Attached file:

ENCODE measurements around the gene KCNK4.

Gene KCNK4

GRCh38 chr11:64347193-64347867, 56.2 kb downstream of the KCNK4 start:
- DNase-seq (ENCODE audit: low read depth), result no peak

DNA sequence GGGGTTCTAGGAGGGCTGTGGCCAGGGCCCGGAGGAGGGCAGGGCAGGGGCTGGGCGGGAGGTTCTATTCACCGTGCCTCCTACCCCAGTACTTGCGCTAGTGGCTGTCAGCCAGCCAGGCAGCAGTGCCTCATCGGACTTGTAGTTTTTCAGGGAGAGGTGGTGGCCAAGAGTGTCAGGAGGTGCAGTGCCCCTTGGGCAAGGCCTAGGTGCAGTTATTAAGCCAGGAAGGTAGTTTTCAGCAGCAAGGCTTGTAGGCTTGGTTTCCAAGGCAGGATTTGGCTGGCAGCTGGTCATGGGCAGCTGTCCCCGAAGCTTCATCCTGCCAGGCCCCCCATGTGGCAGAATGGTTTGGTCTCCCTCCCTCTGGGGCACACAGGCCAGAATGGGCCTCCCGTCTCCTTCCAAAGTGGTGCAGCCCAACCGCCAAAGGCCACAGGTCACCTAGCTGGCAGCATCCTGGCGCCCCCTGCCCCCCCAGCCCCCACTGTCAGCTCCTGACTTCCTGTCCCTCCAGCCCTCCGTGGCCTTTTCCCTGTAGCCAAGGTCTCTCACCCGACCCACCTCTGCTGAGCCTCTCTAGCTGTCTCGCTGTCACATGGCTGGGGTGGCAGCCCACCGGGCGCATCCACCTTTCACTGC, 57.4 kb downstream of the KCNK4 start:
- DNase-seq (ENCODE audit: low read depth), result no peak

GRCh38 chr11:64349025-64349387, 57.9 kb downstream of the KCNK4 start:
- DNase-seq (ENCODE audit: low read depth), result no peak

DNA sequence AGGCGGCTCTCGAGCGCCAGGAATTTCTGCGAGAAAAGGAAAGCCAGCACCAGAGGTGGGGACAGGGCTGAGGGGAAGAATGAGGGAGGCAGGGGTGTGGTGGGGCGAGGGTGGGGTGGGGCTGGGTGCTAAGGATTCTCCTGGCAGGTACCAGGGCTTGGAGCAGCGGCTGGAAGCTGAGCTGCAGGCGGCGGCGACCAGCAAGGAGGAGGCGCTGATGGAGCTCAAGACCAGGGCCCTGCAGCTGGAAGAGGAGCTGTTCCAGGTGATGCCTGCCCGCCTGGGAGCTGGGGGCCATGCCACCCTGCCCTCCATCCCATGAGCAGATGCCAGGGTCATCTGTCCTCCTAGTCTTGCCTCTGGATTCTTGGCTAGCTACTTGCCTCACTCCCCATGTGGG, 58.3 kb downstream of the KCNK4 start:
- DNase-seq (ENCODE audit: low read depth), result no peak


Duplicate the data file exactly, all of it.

ENCODE measurements around the gene KCNK4.

Gene KCNK4

GRCh38 chr11:64347193-64347867, 56.2 kb downstream of the KCNK4 start:
- DNase-seq (ENCODE audit: low read depth), result no peak

DNA sequence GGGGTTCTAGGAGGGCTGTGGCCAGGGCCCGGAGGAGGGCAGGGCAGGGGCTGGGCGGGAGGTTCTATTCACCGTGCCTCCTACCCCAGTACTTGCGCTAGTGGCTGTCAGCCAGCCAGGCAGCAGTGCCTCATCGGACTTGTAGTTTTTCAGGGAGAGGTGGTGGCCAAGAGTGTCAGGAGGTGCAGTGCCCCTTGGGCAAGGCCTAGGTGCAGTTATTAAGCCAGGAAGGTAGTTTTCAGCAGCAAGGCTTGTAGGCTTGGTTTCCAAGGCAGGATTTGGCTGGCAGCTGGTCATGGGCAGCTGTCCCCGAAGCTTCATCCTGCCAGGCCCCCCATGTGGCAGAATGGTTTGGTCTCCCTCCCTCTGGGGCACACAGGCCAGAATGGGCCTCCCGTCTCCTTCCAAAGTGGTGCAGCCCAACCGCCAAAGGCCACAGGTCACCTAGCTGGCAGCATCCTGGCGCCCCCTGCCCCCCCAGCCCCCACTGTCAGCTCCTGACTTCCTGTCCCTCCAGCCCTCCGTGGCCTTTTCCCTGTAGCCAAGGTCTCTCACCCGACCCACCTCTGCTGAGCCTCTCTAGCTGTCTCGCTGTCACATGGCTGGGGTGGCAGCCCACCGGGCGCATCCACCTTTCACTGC, 57.4 kb downstream of the KCNK4 start:
- DNase-seq (ENCODE audit: low read depth), result no peak

GRCh38 chr11:64349025-64349387, 57.9 kb downstream of the KCNK4 start:
- DNase-seq (ENCODE audit: low read depth), result no peak

DNA sequence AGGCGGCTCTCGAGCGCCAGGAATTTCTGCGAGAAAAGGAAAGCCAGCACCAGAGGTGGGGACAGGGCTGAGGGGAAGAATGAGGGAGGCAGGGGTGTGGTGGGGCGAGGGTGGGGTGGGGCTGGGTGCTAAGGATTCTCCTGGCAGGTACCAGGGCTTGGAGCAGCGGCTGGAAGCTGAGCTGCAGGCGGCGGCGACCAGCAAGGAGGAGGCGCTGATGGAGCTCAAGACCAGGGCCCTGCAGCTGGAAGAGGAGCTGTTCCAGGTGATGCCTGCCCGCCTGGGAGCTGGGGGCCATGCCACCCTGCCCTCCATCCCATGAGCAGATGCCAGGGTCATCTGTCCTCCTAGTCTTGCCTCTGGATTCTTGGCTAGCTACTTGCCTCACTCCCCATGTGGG, 58.3 kb downstream of the KCNK4 start:
- DNase-seq (ENCODE audit: low read depth), result no peak